9 Sep 2021

Shaw rejects claims of hypocrisy over climate trip to Scotland

6:17 pm on 9 September 2021

Green Party co-leader James Shaw is defending against accusations of hypocrisy for travelling to a climate conference in Glasgow after criticising Parliament's sitting at alert level 4.

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Photo: RNZ / Samuel Rillstone

The Green Party refused to attend Parliament while Wellington was still at alert level 4 on Tuesday last week.

Shaw at the time had said there was a perfectly serviceable option that would enable MPs to work from home - Parliament via teleconferencing software Zoom - and politicians should be modelling the health advice to stay home. He said the party was reluctant to be returning to the House even at alert level 3.

"I think it's absolutely irresponsible, I mean it literally risks people's lives by holding an in-person Parliament," Shaw said.

This year's United Nations Climate Change Conference - or COP26 - is being held in Glasgow, Scotland, in November. Shaw, as Climate Change Minister, is expecting to attend.

In a statement today, ACT leader David Seymour said Shaw's hypocrisy was breathtaking.

"Shaw is on the record saying many people, such as teachers, have adapted to working over Zoom. It seems that Shaw's regard for international conferences, this one being the 26th of its kind held, is higher than his regard for New Zealand's Parliament," Seymour said.

He said it was even worse to be travelling to a Covid-19 hotspot which recorded nearly 6000 cases yesterday considering the demand for MIQ spaces, and the fact Shaw had declared a climate emergency.

"If he was serious about public safety - he would cancel his trip. If he was serious about the climate emergency - he would cancel his trip. If had any compassion for overseas New Zealanders who are desperate to get home - he would cancel his trip.

"Surely if he was taking this so-called 'emergency' seriously he would stay home and not increase his emissions profile."

However, Shaw this afternoon said the annual multinational conference - being held for the first time in two years after being cancelled in 2020 due to the pandemic - simply was not being offered.

"We don't have the option of a virtual COP. It's not been made available to us," he said.

"There are negotiations that are happening online but the United Kingdom and the UNFCCC (United Nations Framework Convention on Climate Change) feel that we're not going to be able to make the kind of progress that we need to make without some portion of it happening in person."

"I would prefer not to go, to tell you the honest truth. If I thought that I had some way to influence that, then I would. But I don't. It's not up to me .. also Glasgow in winter? Who needs that."

He contrasted that with Collins and Seymour's refusal to have Parliament sit virtually.

"David Seymour and Judith Collins had the option of a virtual Parliament ... they rejected that option because they wanted to be able to have in-person conferences like this one. Media conferences," he said.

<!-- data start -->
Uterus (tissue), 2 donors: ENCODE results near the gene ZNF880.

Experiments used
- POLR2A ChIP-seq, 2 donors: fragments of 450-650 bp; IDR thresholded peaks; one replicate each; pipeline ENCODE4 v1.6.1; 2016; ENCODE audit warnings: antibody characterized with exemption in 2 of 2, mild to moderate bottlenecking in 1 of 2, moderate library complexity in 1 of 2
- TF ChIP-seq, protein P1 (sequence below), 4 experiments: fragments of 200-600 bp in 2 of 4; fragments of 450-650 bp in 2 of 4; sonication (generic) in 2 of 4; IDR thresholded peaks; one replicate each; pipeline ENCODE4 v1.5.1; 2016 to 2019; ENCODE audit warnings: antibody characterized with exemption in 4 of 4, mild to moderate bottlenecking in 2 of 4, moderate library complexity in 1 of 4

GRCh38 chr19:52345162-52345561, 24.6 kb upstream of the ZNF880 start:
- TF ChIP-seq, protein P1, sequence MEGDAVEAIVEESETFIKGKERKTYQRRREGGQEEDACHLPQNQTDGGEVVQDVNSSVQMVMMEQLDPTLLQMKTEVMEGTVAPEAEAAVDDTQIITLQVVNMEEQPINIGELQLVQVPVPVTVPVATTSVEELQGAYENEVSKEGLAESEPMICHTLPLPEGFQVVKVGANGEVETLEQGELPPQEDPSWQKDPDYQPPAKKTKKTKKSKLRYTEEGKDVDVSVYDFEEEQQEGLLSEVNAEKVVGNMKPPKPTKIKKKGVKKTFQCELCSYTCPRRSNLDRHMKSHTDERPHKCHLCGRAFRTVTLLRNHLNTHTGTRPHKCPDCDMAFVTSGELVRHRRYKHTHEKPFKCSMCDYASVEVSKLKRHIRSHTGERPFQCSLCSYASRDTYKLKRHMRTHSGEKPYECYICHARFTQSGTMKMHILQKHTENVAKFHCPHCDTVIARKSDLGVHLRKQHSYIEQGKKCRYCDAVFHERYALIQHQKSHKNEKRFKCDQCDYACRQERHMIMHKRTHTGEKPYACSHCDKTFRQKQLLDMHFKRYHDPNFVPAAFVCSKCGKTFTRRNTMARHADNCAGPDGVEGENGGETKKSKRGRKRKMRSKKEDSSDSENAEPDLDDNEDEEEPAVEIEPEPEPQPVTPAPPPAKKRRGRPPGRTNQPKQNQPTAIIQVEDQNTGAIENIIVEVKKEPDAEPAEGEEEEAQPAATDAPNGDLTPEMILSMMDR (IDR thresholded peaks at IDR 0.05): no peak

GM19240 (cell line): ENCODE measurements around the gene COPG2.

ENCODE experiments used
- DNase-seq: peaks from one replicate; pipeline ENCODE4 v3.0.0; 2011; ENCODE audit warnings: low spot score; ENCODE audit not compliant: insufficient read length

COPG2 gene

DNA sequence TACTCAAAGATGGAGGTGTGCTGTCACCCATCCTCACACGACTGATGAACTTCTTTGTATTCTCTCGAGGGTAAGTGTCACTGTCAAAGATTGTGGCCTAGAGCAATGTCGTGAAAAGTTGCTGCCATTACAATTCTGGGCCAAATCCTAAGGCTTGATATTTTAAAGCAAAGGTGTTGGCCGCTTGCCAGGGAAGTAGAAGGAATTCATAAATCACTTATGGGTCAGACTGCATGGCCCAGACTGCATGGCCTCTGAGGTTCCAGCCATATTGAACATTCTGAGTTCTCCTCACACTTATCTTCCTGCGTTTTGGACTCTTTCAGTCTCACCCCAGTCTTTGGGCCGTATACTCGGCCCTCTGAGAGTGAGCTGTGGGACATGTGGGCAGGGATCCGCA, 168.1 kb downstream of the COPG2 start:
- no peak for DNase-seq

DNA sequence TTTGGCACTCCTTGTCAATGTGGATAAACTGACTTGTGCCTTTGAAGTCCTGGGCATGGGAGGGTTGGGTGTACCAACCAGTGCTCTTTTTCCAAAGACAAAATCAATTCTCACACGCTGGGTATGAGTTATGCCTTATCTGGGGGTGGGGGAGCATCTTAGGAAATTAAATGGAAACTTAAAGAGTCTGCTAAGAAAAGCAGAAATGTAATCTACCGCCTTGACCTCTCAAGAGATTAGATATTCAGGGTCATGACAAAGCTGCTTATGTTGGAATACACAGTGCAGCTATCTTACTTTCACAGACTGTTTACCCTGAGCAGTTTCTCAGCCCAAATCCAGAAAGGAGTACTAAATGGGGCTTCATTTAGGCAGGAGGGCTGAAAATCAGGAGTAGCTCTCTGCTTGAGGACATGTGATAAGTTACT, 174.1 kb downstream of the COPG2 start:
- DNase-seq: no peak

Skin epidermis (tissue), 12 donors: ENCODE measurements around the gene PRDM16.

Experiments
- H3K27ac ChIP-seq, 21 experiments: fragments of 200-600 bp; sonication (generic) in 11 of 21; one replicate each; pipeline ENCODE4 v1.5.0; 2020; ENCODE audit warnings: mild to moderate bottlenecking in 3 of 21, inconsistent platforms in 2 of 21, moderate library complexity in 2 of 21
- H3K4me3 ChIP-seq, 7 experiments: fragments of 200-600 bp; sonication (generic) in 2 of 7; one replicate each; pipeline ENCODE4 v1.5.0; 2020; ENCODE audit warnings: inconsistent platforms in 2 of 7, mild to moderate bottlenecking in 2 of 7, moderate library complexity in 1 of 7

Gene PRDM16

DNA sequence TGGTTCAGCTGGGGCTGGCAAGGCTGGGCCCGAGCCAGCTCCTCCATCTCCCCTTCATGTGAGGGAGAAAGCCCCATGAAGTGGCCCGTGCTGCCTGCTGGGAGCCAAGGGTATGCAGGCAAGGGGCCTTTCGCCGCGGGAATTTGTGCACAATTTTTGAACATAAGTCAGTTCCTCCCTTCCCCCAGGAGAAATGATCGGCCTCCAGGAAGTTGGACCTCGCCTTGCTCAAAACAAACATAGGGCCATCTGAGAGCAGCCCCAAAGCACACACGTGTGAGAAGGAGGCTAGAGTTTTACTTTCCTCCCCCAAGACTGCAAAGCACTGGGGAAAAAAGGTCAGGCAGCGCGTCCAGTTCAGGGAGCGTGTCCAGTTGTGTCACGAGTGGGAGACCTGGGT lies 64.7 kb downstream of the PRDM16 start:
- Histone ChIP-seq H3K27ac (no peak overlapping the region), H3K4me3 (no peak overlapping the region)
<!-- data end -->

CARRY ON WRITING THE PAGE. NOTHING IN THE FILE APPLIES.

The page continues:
Shaw said he would be following all the health advice, and while the plan for now was to attend the conference it would change if the advice was changed.

"Unlike the National Party and the ACT party, the Green Party believe that we should follow the health advice. So if I do go to Glasgow then I will be following the health regulations on my way back in, isolating and testing which is not something that Judith Collins did when she travelled from the heart of the current outbreak.

"It may be impossible for me to go. For example, if I can't secure an MIQ spot and I can't get back into the country then I won't be leaving. If the situation of the virus changes and the health advice is that I shouldn't go then I'll follow that."

The countries calling most urgently for action on climate change were those most affected - like New Zealand's Pacific neighbours, he said, and it would not be consistent for Aotearoa not to show up to the conference, which would be attended by more than 200 countries.

"We've taken quite a strong stance on these things internationally and we want to make sure that the coalition of countries that are holding out for high environmental standards and for environmental integrity win the day when it comes to those negotiations.

Immigration Minister Kris Faafoi defended Shaw's planned trip, which will require MIQ rooms on return for the minister and those accompanying him.

Faafoi told Checkpoint it was important the business of government continued. He said there would be a small number of people going, but could not say exactly how many.

A spokesperson from Shaw's office said there was nothing hypocritical in following health advice.

"Opposition MPs in Parliament were given the option to meet virtually. There isn't a virtual option for COP. Exactly as he did with the return to Parliament, the minister will follow all the health advice, including returning to New Zealand through MIQ," the spokesperson said.

"Those nations most impacted by the climate emergency have urged countries to come together at COP to agree a major and urgent increase in action, as well as to accelerate funding to support mitigation and adaptation in the most vulnerable countries.

"Minister Shaw is attending so NZ can play its part fully in bringing about this outcome. Of course, if New Zealand is at alert level three or four in November then we will seek health advice on the best thing to do."

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